Duet by David HelwigDuet by David Helwig

Duet

byDavid Helwig

Paperback | August 30, 2004

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Duet, a vivid and comic account of a stubbornly unromantic romance, is the story of Carman, a retired Toronto policeman, who takes to wandering in the wake of his wife's death. On a whim, he rents a cottage north of Kingston from Norma, the cantankerous proprietor of a rural junk-shop. Sex and death haunt the undergrowth as Carman and Norma grumble and feud, and against the grain of their bad temper begin to create a precarious friendship. Duet is a beautiful novella, but one without prettiness; David Helwig demonstrates a subtle sense of humanity through his creation of two of the prickliest customers in Canadian fiction.

Born in Toronto in 1938, David Helwig attended the University of Toronto and the University of Liverpool. His first stories were published in Canadian Forum and The Montrealer while he was still an undergraduate. He then went on to teach at Queen's University. He worked in summer stock with the Straw Hat Players, mostly as a business m...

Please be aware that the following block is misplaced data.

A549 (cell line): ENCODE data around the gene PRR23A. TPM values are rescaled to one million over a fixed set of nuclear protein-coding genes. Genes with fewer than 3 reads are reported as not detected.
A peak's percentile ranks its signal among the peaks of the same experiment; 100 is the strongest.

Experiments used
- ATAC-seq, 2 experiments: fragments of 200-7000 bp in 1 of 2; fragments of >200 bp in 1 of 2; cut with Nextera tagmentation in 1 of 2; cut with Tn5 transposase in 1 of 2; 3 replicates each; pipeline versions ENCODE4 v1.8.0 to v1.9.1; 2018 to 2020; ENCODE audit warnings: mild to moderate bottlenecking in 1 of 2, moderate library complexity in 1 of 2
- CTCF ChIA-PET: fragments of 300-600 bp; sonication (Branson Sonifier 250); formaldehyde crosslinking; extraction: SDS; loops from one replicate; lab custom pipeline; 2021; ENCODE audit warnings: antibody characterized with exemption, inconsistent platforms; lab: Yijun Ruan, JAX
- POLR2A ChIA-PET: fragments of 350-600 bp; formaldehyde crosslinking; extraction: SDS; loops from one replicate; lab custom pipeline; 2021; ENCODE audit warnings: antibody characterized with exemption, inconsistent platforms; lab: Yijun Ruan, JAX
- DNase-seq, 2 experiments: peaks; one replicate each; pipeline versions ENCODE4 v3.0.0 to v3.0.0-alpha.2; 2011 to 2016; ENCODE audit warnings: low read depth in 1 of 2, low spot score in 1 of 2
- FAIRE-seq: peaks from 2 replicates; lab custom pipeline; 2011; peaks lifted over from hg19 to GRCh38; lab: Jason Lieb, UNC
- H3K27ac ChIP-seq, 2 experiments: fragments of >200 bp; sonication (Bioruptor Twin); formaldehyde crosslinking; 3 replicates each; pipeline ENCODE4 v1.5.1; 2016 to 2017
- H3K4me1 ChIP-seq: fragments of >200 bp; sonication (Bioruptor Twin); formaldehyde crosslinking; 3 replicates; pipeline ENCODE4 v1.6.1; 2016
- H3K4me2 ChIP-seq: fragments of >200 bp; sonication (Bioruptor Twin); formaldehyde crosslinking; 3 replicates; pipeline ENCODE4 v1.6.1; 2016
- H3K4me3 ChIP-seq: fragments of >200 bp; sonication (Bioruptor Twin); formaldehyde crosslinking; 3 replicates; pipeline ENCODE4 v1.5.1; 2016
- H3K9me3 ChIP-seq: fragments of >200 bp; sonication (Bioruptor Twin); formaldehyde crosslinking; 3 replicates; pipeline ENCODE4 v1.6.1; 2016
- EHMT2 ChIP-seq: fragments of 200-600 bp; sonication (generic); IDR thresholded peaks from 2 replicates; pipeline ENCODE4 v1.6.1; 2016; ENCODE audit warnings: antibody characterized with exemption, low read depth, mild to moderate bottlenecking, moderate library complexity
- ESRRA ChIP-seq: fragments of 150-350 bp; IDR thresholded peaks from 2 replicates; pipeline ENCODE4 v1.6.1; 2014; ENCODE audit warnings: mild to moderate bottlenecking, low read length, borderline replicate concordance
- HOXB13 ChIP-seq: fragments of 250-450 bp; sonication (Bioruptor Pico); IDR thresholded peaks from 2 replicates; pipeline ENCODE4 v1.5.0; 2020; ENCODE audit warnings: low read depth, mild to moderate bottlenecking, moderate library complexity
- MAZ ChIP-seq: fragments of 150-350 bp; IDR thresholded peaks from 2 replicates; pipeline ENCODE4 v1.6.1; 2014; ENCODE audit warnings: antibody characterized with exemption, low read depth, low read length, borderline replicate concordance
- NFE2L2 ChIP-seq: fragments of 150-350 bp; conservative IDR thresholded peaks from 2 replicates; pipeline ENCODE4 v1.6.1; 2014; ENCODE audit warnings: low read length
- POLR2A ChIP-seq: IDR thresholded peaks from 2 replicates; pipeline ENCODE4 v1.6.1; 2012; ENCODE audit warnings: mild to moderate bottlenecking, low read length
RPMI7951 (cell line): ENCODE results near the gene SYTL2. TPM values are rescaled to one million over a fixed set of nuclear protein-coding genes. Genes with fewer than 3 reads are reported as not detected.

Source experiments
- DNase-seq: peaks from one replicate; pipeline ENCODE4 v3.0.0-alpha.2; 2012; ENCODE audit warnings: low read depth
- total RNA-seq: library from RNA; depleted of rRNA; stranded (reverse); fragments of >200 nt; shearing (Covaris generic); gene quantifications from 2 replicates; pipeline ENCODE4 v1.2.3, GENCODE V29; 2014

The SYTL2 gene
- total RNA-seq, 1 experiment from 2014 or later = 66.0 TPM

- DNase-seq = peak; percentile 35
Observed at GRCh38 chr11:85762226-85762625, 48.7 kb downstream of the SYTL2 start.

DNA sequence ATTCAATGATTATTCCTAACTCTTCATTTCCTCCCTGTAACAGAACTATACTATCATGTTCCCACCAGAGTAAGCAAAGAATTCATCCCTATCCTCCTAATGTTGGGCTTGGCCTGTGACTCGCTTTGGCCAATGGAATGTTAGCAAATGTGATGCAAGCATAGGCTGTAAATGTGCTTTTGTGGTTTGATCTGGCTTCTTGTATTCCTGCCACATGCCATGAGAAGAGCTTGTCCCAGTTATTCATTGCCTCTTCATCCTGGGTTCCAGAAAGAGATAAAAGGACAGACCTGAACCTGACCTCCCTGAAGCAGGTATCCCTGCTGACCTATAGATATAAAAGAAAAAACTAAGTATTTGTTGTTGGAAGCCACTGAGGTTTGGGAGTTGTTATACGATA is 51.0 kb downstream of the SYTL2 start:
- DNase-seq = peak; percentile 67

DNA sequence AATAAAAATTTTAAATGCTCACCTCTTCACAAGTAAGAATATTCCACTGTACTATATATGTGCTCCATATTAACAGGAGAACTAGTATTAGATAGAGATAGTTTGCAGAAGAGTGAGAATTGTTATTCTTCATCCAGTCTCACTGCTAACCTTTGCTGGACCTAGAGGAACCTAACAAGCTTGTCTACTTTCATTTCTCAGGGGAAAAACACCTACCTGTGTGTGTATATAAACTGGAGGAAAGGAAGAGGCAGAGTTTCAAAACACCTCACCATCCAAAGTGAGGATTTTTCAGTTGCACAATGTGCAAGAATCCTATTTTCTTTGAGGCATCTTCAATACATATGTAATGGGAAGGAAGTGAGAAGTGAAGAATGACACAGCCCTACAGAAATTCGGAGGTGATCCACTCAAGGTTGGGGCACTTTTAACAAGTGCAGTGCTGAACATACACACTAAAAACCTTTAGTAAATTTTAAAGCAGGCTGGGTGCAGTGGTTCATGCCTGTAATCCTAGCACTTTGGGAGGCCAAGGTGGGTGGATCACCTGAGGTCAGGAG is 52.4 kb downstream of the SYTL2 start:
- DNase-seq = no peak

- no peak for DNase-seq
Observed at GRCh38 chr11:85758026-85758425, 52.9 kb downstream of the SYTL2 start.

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Title:DuetFormat:PaperbackDimensions:128 pages, 8.75 × 5.6 × 0.4 inPublished:August 30, 2004Publisher:Porcupine's QuillLanguage:English

The following ISBNs are associated with this title:

ISBN - 10:0889842477

ISBN - 13:9780889842472

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Reviews

Read from the Book

`Norma was grooming her wolf when the tenant arrived. She had bought a cheap hairbrush from the grocery store and she was brushing the hair of her new stuffed wolf, getting a lot of dust and dirt out of him. The creature was starting to look quite handsome, glass eyes wiped with spit and kleenex and now very bright. She looked toward her tenant, the putative murderer, who was coming toward her. ...'

Editorial Reviews

`The structure of the book feels familiar -- two damaged old cranks slowly gain mutual respect and forge a shaky bond -- but Helwig makes it work by allowing the relationship to play out at a deliberately slow pace, drawing out the characters on their own terms and rarely forcing conflict upon them. Many of the story's most dramatic moments occur off the page, undercutting the potential melodrama.'